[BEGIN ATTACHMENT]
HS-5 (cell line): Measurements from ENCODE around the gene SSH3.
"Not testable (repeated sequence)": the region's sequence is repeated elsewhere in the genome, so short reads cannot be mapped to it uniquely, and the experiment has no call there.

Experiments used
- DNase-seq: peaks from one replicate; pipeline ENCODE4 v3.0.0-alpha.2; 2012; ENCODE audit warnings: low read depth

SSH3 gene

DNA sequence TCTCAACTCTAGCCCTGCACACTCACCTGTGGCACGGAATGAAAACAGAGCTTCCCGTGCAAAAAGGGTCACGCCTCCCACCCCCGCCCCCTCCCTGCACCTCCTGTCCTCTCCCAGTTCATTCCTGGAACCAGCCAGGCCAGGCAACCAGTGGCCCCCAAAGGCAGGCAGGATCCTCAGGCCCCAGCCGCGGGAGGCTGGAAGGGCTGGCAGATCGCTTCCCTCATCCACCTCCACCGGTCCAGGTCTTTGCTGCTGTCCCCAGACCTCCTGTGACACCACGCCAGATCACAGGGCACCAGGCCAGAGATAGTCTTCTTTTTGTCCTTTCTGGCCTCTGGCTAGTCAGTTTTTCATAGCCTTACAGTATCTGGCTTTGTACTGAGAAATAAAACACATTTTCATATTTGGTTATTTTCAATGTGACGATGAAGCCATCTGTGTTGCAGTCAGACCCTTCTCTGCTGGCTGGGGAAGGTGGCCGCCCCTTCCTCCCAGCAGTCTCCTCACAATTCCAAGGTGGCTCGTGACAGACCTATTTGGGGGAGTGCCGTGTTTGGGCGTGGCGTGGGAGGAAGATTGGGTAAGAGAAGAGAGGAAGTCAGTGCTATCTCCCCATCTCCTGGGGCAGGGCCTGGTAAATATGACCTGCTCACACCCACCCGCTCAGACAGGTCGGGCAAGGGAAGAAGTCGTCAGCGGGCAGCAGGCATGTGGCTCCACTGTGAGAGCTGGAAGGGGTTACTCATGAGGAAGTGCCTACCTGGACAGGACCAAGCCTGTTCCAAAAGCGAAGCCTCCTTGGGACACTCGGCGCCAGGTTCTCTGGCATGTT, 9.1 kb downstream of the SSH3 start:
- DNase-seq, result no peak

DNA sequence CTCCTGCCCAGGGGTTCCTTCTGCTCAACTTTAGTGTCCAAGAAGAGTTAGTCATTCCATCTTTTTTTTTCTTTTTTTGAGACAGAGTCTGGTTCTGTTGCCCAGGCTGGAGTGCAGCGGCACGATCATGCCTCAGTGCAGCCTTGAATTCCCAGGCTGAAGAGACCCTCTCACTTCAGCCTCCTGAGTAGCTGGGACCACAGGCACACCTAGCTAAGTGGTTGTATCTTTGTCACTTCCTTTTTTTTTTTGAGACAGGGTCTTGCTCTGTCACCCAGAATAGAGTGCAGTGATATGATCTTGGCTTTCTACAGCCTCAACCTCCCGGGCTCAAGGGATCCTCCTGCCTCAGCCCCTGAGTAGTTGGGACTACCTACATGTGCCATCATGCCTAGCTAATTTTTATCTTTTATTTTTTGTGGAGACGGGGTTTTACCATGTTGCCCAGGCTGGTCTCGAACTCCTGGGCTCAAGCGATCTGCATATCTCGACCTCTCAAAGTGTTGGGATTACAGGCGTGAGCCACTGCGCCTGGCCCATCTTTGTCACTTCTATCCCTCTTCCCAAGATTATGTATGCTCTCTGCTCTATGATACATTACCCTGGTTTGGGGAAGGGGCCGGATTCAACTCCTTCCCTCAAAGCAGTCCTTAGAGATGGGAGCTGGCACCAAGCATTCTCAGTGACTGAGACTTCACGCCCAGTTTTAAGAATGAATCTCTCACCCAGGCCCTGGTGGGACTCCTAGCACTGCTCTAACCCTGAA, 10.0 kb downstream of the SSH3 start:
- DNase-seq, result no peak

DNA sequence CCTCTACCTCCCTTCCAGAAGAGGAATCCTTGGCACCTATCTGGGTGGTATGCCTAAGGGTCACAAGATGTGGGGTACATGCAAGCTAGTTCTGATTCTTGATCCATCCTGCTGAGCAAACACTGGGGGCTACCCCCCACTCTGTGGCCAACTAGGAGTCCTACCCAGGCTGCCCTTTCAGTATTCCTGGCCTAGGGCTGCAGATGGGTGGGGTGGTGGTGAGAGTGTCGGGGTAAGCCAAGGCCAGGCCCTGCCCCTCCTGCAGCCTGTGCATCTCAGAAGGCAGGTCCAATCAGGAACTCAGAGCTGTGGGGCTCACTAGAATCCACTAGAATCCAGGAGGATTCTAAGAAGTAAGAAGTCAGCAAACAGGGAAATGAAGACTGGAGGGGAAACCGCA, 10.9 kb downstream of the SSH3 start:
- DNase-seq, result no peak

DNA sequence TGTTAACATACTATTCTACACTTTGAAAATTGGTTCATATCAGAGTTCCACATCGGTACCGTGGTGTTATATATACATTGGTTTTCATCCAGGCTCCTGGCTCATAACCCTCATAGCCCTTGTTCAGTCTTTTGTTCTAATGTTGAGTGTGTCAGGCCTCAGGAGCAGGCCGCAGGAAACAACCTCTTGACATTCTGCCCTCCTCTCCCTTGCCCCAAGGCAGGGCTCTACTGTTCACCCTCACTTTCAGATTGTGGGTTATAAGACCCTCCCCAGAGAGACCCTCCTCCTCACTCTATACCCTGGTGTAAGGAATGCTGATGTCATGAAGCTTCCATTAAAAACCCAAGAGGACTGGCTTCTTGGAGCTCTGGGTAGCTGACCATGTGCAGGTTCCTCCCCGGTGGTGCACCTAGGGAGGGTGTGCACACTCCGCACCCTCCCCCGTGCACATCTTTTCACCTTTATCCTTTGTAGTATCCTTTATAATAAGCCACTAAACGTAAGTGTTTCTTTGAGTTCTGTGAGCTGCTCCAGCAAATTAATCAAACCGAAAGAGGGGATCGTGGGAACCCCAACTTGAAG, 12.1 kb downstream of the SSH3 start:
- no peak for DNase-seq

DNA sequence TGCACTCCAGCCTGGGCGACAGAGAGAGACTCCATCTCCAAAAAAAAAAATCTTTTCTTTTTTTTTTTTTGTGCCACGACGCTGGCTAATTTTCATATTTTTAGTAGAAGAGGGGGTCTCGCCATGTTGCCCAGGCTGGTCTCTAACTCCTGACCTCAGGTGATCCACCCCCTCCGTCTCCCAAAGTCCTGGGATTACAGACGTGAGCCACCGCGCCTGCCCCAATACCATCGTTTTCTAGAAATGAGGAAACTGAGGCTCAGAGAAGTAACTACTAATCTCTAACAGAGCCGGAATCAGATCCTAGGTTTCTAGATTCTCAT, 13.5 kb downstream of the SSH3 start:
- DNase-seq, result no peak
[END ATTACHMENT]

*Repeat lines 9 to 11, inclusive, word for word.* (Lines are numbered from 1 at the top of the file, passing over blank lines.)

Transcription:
- DNase-seq, result no peak

DNA sequence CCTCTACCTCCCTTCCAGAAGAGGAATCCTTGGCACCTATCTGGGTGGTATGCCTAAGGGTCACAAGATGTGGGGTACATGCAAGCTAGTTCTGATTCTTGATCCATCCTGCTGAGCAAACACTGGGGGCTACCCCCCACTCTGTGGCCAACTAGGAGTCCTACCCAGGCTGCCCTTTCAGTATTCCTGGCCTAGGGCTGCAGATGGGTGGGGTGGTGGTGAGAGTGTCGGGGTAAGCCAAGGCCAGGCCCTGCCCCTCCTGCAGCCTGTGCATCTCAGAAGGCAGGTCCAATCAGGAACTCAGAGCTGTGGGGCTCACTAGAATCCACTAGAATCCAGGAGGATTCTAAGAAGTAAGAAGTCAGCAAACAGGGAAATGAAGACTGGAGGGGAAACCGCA, 10.9 kb downstream of the SSH3 start:
- DNase-seq, result no peak